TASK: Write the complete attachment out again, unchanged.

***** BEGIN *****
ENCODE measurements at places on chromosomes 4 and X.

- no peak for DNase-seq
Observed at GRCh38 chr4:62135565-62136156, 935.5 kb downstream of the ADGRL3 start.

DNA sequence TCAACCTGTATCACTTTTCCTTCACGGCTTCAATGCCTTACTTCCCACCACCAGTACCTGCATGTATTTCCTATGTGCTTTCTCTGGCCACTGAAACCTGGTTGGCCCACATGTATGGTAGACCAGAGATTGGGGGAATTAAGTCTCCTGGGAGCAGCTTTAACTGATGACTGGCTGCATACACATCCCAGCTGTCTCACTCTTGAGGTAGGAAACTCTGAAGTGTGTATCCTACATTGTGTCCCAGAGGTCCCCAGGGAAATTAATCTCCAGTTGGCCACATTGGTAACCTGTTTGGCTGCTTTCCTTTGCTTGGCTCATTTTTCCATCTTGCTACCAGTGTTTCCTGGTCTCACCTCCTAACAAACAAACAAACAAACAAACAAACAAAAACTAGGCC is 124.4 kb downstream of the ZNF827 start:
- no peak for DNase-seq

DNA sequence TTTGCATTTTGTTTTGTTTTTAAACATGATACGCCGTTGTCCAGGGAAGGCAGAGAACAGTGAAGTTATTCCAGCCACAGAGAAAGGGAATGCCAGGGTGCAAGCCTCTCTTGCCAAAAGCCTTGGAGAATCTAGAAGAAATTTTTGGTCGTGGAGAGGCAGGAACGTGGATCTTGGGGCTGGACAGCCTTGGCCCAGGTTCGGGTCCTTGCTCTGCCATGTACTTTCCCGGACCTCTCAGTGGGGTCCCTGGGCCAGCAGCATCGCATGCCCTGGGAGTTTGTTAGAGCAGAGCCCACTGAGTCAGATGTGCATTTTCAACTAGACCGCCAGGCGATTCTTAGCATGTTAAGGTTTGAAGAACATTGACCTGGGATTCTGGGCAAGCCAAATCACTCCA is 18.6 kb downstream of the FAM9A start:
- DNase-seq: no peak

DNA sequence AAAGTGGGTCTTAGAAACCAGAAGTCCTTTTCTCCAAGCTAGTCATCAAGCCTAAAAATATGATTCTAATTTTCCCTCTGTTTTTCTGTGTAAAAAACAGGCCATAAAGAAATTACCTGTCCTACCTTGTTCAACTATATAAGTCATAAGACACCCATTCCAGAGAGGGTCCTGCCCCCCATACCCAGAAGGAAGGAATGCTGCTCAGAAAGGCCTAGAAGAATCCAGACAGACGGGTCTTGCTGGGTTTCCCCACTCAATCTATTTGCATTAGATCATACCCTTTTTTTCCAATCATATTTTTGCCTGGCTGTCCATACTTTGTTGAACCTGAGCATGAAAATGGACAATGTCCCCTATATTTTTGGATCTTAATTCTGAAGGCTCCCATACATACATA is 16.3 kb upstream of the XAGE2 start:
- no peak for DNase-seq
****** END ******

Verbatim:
ENCODE measurements at places on chromosomes 4 and X.

- no peak for DNase-seq
Observed at GRCh38 chr4:62135565-62136156, 935.5 kb downstream of the ADGRL3 start.

DNA sequence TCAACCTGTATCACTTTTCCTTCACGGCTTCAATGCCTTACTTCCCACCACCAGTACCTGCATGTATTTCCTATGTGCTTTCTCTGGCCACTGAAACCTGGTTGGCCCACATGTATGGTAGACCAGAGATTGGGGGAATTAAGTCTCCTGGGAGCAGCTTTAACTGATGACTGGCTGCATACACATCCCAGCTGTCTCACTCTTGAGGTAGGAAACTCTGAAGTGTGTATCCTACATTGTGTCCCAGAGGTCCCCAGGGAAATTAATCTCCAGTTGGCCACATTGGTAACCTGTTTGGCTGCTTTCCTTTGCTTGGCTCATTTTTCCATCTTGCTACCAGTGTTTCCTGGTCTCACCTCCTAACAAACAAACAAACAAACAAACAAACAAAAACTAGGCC is 124.4 kb downstream of the ZNF827 start:
- no peak for DNase-seq

DNA sequence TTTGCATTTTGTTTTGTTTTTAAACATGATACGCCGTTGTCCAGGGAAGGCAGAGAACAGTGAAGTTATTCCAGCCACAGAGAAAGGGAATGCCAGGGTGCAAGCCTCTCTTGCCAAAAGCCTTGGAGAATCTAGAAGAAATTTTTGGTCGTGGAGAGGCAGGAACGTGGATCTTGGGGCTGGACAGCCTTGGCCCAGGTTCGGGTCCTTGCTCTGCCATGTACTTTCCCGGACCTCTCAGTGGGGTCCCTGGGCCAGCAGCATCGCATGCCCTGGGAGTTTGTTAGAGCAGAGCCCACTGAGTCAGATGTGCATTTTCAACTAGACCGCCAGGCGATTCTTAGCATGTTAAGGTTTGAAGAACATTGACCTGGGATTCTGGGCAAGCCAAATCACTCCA is 18.6 kb downstream of the FAM9A start:
- DNase-seq: no peak

DNA sequence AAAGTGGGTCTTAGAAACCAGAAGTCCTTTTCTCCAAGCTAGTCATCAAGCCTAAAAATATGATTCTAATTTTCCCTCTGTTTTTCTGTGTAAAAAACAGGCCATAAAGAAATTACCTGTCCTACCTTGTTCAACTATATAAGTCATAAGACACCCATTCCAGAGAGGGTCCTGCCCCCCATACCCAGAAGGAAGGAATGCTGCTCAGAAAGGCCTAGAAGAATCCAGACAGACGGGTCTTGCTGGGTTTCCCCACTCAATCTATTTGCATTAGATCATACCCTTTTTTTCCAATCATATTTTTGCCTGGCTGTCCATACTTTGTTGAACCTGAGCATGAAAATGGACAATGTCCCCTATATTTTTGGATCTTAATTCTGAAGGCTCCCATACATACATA is 16.3 kb upstream of the XAGE2 start:
- no peak for DNase-seq